I have to confess that I really don’t pay much attention to the world of entertainment.  (Robert Pattinson is about the only modern “celebrity” I know.)  Still, even I can come up with a bunch of actor/entertainer relatives.  (And I don’t mean to minimize the talents of any, just to point out the connections):   the Fondas, of course, Michael Douglas, George Clooney, Kate Hudson, Liza Minelli, Carrie Fisher, Nicole Ritchie, Sophia Coppola, McKenzie Phillips.

And now, we have Elvis’s grandson.

I just hope he inherited some blue suede shoes.

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September 19, 2009

Looking at clips of the Papageno-Papagena duet from the Magic Flute.   (Here are some links: (poor quality tape, but Met production) and

I remember as a child watching the movie made by Ingmar Bergman, how amazed I was that an aria could have “pa” as its primary word, and be so joyously silly.   Ah Mozart.

More on Conditioned Parental Love- The Magic Flute

September 19, 2009

Still thinking about the New York Times Article “Mind:  When Parent’s ‘I Love You’ Means ‘Do As I Say’, by  Alfie Kohn (published September 14, 2009) now in the context of Die Zauberflote (The Magic Flute), by Mozart.  (I saw a dress rehearsal today of the Met’s wonderful production, designed by Julie Taymor.)

The story does not make much sense:  there is the romantic prince hero, Tamino, and the pragmatic everyman hero, Papageno, the conniving, deceptive, alluring, mother, the Queen of the Night, and the wise but endlessly testing father figure-cum-holyman-cum wizard guy (with a very deep voice) Sarastro, and too, the beautiful soprano Pamina who is a bit of a pawn swapped among them.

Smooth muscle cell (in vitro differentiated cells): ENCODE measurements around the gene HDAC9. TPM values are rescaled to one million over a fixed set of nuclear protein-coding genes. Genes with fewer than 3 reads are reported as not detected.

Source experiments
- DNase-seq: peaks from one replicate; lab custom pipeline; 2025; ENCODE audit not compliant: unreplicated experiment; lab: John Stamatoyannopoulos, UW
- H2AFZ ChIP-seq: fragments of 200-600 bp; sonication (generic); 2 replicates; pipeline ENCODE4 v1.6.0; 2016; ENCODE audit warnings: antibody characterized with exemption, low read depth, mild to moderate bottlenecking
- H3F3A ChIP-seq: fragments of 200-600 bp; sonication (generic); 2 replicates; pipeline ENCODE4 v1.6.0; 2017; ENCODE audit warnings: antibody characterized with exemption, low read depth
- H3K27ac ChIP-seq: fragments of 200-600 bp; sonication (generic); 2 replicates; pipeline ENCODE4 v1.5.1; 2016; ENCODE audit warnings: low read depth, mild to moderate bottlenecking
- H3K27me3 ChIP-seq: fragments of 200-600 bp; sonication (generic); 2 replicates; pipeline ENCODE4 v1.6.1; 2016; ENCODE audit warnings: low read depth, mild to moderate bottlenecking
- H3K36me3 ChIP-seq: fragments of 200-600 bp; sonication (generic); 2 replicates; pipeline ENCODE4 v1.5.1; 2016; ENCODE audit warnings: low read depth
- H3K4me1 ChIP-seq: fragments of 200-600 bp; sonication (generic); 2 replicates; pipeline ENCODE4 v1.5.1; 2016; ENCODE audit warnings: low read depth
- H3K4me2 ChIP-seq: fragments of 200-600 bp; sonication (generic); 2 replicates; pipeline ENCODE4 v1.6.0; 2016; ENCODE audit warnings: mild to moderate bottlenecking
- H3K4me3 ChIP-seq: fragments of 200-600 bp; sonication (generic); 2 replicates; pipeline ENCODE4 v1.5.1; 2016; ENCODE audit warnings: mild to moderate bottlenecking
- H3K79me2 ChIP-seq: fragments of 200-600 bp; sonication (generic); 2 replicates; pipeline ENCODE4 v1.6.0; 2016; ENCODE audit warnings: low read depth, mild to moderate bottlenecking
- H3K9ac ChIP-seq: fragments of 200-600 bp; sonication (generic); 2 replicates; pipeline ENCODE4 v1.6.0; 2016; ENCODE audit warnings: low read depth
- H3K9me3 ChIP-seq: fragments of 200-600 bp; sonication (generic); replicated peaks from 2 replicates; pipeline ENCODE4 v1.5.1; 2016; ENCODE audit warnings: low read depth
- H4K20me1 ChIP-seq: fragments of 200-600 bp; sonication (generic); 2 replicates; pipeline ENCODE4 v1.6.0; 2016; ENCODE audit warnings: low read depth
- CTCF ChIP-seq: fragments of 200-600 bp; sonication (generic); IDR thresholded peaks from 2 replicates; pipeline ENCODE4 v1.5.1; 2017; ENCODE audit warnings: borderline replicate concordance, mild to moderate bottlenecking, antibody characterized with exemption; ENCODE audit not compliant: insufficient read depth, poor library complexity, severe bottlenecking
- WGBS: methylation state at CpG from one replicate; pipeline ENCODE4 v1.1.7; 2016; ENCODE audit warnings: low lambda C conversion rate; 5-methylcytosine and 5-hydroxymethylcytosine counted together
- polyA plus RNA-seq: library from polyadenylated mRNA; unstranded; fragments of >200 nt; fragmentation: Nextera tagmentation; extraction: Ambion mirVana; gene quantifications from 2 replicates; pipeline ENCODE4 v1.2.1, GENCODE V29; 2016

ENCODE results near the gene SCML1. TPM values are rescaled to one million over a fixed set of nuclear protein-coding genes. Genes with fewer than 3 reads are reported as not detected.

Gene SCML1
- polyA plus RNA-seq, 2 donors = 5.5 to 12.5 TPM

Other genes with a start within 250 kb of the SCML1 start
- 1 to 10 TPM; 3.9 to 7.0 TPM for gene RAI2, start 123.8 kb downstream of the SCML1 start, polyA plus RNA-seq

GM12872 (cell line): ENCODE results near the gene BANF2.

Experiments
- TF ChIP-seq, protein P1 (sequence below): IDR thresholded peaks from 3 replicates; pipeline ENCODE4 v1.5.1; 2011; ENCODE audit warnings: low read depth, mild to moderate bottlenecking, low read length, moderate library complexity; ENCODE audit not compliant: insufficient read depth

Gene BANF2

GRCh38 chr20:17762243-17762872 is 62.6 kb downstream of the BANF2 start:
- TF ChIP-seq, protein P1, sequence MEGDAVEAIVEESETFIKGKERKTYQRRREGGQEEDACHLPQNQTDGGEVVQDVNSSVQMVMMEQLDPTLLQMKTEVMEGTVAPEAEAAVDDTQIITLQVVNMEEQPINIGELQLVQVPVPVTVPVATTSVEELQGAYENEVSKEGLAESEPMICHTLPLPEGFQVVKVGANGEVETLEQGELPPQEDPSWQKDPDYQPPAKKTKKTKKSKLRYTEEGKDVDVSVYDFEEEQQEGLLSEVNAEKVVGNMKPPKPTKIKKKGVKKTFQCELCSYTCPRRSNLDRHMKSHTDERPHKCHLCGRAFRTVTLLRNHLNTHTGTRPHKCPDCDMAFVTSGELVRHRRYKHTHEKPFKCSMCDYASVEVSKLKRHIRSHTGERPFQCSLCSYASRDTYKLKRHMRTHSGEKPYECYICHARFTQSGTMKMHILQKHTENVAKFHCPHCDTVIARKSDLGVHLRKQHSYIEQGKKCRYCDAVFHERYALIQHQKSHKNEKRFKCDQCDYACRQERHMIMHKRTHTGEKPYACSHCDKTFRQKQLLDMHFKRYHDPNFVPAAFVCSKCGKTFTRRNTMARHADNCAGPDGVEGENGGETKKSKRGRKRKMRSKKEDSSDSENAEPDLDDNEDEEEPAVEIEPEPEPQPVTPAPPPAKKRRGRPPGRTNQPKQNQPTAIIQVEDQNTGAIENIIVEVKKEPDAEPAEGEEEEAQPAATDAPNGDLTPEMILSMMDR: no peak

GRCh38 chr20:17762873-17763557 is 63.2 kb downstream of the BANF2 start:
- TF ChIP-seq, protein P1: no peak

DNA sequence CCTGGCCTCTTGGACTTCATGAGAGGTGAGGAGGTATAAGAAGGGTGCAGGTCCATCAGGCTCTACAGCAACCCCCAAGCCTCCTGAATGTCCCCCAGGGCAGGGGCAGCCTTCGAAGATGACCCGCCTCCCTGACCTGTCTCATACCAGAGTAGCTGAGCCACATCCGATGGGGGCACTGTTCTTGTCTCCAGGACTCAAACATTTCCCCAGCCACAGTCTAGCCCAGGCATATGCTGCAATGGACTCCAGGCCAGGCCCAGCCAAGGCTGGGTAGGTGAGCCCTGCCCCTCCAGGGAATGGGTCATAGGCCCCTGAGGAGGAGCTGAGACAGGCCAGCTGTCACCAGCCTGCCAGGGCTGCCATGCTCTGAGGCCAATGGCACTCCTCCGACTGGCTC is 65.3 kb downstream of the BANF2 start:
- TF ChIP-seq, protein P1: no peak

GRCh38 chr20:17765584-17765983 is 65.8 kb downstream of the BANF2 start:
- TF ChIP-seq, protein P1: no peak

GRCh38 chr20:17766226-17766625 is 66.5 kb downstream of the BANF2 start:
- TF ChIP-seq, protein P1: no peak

There is much that is supernatural:  the Queen’s helpers who in Taymor’s production sport oversized (almost Mayan looking) mask faces; the Three Spirits, little boys in underwear with bleached spiked hair and long wispy beards, who ride on a puppeteered flying bird, the birds themselves, dancers with flamingo heads, and ballet-slippered stilts.

There are slaves and betrayals and endless, seemingly arbitrary tests of character, meant (a) to purify the suitors, and (b) to separate the wheat from the chaff—that is, the strong, manly, silent types from chatty pragmatic everymen but more importantly from deceptive wiley women.  Wisdom and love, and some really great robes and headgear, are the prize.

While the story highlights the importance of steadfastness, bravery, self-discipline, the ultimate savior is music.  The power of music is represented by the magic flute given to the princely Tamino (oddly by the bad Queen of the Night), the magic bells or glockenspiel, given to Papageno, the pure songs of the Spirits.  But, overwhelming all of that is the sublime, beautiful music of the opera itself, composed by Mozart towards the end of his life.